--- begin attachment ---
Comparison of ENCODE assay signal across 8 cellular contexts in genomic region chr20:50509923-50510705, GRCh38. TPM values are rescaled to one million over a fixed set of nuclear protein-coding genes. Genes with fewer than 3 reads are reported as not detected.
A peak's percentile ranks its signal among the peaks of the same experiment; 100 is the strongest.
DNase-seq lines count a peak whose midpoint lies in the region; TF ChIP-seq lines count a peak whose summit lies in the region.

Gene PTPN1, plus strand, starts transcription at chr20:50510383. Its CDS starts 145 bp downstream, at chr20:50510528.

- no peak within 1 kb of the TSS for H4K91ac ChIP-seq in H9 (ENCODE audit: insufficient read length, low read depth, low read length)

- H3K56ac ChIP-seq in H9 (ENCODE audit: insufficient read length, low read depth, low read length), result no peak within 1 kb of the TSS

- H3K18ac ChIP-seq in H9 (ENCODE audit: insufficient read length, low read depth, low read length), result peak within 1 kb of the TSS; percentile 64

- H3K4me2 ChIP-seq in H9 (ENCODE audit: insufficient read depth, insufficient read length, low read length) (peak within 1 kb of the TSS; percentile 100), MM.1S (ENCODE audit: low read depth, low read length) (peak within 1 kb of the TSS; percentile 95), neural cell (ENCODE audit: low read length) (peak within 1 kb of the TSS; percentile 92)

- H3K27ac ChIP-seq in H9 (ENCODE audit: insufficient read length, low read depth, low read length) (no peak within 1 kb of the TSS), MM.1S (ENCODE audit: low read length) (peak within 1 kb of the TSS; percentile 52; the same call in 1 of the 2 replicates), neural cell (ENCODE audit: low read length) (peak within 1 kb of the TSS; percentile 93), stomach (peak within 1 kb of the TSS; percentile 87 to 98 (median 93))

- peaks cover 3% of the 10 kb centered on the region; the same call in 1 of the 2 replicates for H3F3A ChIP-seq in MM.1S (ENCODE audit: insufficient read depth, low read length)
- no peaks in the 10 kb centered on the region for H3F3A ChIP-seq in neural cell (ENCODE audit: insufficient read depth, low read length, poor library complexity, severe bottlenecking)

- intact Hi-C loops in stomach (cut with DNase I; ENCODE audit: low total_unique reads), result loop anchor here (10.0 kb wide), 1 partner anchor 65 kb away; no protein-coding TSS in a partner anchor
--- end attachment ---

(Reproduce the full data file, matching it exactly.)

Comparison of ENCODE assay signal across 8 cellular contexts in genomic region chr20:50509923-50510705, GRCh38. TPM values are rescaled to one million over a fixed set of nuclear protein-coding genes. Genes with fewer than 3 reads are reported as not detected.
A peak's percentile ranks its signal among the peaks of the same experiment; 100 is the strongest.
DNase-seq lines count a peak whose midpoint lies in the region; TF ChIP-seq lines count a peak whose summit lies in the region.

Gene PTPN1, plus strand, starts transcription at chr20:50510383. Its CDS starts 145 bp downstream, at chr20:50510528.

- no peak within 1 kb of the TSS for H4K91ac ChIP-seq in H9 (ENCODE audit: insufficient read length, low read depth, low read length)

- H3K56ac ChIP-seq in H9 (ENCODE audit: insufficient read length, low read depth, low read length), result no peak within 1 kb of the TSS

- H3K18ac ChIP-seq in H9 (ENCODE audit: insufficient read length, low read depth, low read length), result peak within 1 kb of the TSS; percentile 64

- H3K4me2 ChIP-seq in H9 (ENCODE audit: insufficient read depth, insufficient read length, low read length) (peak within 1 kb of the TSS; percentile 100), MM.1S (ENCODE audit: low read depth, low read length) (peak within 1 kb of the TSS; percentile 95), neural cell (ENCODE audit: low read length) (peak within 1 kb of the TSS; percentile 92)

- H3K27ac ChIP-seq in H9 (ENCODE audit: insufficient read length, low read depth, low read length) (no peak within 1 kb of the TSS), MM.1S (ENCODE audit: low read length) (peak within 1 kb of the TSS; percentile 52; the same call in 1 of the 2 replicates), neural cell (ENCODE audit: low read length) (peak within 1 kb of the TSS; percentile 93), stomach (peak within 1 kb of the TSS; percentile 87 to 98 (median 93))

- peaks cover 3% of the 10 kb centered on the region; the same call in 1 of the 2 replicates for H3F3A ChIP-seq in MM.1S (ENCODE audit: insufficient read depth, low read length)
- no peaks in the 10 kb centered on the region for H3F3A ChIP-seq in neural cell (ENCODE audit: insufficient read depth, low read length, poor library complexity, severe bottlenecking)

- intact Hi-C loops in stomach (cut with DNase I; ENCODE audit: low total_unique reads), result loop anchor here (10.0 kb wide), 1 partner anchor 65 kb away; no protein-coding TSS in a partner anchor